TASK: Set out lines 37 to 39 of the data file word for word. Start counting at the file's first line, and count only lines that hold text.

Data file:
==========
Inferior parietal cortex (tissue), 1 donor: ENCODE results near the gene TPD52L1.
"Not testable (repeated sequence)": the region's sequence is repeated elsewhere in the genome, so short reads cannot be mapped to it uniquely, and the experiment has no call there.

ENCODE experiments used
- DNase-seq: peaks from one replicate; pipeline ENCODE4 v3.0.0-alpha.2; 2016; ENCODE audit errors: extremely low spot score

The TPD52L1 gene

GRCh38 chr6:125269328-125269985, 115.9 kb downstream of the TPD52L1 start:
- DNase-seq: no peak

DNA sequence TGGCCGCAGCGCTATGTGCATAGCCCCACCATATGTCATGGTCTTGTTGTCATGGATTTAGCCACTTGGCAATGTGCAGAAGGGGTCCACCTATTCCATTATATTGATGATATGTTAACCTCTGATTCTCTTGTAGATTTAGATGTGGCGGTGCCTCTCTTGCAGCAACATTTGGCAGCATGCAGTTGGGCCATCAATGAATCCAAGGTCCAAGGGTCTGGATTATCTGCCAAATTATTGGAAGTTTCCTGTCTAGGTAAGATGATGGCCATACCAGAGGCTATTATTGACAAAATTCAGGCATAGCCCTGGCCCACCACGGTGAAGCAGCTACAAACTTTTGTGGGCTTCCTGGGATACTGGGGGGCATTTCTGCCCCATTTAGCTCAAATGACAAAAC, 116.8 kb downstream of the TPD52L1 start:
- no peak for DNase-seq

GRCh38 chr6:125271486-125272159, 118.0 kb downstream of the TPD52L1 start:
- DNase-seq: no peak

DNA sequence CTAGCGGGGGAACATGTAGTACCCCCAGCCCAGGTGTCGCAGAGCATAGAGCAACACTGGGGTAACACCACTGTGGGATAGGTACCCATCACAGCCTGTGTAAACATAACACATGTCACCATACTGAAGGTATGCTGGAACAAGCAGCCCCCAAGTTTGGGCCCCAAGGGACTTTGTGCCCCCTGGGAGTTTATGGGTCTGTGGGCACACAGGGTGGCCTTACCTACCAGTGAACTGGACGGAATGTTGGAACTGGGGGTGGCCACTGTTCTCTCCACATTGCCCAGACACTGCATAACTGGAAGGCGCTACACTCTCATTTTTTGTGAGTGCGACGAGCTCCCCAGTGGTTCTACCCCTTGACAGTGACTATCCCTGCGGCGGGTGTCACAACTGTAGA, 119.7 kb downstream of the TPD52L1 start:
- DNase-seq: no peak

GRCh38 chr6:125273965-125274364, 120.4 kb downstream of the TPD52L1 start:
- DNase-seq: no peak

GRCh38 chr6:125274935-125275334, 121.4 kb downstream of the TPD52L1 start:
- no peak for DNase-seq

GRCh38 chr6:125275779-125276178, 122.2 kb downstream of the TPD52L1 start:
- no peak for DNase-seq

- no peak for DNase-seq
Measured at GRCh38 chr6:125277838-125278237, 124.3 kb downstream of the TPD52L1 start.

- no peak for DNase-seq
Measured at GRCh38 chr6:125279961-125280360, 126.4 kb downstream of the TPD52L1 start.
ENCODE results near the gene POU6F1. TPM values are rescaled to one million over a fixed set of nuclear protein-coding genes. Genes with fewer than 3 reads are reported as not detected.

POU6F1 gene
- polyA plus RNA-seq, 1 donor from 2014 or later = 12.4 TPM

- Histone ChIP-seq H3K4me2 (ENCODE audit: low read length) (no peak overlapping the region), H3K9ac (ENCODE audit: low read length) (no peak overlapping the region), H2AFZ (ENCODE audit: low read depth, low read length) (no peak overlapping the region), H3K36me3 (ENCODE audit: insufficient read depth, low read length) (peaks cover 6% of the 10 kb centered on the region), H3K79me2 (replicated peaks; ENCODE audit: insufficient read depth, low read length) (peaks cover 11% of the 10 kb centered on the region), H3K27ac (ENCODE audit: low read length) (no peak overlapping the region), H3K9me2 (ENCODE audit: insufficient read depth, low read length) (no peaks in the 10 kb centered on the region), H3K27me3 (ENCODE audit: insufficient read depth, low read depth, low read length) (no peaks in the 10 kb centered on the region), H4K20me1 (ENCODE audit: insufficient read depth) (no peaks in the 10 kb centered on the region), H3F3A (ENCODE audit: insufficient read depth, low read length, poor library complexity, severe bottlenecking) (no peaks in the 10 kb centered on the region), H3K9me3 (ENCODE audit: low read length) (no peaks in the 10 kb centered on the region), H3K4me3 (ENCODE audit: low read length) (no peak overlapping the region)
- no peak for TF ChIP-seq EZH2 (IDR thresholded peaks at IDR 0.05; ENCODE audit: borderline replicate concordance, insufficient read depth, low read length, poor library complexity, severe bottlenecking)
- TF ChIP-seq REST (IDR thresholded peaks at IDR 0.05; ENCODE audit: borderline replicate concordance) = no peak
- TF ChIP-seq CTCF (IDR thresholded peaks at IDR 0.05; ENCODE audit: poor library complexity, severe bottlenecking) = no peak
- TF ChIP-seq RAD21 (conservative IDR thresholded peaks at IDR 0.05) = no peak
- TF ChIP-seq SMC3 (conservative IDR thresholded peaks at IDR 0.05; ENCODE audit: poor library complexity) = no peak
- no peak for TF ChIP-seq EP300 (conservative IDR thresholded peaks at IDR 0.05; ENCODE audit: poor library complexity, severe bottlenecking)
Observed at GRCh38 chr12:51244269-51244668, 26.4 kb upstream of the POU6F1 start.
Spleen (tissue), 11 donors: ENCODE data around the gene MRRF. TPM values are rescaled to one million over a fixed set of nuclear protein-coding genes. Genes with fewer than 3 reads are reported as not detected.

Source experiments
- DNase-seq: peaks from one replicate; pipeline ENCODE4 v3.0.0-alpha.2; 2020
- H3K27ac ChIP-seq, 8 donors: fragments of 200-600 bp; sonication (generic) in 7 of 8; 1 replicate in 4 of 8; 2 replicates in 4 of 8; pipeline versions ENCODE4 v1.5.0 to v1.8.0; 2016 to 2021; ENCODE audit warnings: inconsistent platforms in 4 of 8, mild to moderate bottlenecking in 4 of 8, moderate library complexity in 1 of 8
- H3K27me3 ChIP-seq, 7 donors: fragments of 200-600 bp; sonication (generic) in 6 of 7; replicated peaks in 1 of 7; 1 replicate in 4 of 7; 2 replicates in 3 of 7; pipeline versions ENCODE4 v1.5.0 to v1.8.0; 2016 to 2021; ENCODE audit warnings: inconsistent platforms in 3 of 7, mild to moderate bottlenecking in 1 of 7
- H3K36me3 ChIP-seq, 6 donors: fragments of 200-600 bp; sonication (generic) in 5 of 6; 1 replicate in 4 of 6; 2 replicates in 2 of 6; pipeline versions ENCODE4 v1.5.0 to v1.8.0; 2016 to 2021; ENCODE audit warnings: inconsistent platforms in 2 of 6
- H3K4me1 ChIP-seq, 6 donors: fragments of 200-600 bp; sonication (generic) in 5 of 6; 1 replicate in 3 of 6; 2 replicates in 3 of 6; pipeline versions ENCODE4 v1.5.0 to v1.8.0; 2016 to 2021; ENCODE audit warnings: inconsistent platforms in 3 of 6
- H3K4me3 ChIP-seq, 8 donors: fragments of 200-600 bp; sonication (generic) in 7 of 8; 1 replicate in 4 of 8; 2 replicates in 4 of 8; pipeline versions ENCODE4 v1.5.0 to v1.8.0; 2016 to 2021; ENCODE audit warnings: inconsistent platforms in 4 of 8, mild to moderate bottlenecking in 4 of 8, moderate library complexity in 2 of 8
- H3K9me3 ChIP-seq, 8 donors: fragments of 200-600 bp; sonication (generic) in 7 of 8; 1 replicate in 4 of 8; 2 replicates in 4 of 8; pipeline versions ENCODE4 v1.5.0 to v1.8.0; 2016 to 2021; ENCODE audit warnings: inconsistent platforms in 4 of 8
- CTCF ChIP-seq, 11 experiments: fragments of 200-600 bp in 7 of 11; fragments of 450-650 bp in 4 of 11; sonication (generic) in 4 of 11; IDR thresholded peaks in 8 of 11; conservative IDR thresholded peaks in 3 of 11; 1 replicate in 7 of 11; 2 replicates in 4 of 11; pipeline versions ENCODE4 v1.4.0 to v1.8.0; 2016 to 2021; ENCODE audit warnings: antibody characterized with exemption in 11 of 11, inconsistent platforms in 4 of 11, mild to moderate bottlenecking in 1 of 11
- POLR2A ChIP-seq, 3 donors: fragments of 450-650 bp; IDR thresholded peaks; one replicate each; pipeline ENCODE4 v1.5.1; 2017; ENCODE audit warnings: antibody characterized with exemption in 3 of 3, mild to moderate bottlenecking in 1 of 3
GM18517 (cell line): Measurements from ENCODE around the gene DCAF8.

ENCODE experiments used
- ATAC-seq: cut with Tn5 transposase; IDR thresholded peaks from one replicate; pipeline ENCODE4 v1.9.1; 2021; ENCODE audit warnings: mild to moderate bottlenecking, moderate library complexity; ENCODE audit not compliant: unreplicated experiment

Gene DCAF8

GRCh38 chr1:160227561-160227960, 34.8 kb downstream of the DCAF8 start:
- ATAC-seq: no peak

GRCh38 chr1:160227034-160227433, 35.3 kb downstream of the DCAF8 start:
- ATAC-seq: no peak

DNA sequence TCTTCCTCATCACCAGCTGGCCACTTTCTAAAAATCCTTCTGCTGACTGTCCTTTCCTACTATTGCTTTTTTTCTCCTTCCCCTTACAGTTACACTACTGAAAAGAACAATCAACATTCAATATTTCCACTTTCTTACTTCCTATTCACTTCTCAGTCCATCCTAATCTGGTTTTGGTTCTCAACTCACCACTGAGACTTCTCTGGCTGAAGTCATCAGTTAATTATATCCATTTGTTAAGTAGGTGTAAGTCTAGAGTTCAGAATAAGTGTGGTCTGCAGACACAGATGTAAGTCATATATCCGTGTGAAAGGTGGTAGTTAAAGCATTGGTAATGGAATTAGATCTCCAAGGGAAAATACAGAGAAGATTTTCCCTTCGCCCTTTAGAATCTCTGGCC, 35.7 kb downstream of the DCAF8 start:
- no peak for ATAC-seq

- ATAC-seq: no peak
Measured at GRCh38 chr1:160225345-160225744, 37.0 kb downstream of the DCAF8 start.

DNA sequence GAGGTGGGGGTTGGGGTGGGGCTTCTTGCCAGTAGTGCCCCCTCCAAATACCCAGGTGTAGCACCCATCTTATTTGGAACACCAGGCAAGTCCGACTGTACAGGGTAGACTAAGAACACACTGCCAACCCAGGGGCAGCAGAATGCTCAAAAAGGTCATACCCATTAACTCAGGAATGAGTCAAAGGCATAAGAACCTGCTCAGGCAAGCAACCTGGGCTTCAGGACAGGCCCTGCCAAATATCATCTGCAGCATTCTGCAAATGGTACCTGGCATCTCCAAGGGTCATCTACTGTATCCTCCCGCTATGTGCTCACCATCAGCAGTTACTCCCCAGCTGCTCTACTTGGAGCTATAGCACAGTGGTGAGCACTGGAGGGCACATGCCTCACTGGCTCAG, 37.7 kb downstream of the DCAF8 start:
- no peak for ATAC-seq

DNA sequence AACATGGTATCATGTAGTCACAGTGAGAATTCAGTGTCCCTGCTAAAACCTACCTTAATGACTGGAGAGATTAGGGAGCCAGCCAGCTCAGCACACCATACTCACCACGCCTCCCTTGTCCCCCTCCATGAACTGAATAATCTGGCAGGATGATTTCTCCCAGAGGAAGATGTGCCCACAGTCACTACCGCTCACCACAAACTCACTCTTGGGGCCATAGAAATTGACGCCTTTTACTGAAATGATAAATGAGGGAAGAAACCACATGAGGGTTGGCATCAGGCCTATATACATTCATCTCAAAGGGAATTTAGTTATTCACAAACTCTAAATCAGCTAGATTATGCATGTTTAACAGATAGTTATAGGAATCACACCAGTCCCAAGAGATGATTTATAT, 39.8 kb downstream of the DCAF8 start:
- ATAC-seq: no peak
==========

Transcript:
- DNase-seq: peaks from one replicate; pipeline ENCODE4 v3.0.0-alpha.2; 2020
- H3K27ac ChIP-seq, 8 donors: fragments of 200-600 bp; sonication (generic) in 7 of 8; 1 replicate in 4 of 8; 2 replicates in 4 of 8; pipeline versions ENCODE4 v1.5.0 to v1.8.0; 2016 to 2021; ENCODE audit warnings: inconsistent platforms in 4 of 8, mild to moderate bottlenecking in 4 of 8, moderate library complexity in 1 of 8
- H3K27me3 ChIP-seq, 7 donors: fragments of 200-600 bp; sonication (generic) in 6 of 7; replicated peaks in 1 of 7; 1 replicate in 4 of 7; 2 replicates in 3 of 7; pipeline versions ENCODE4 v1.5.0 to v1.8.0; 2016 to 2021; ENCODE audit warnings: inconsistent platforms in 3 of 7, mild to moderate bottlenecking in 1 of 7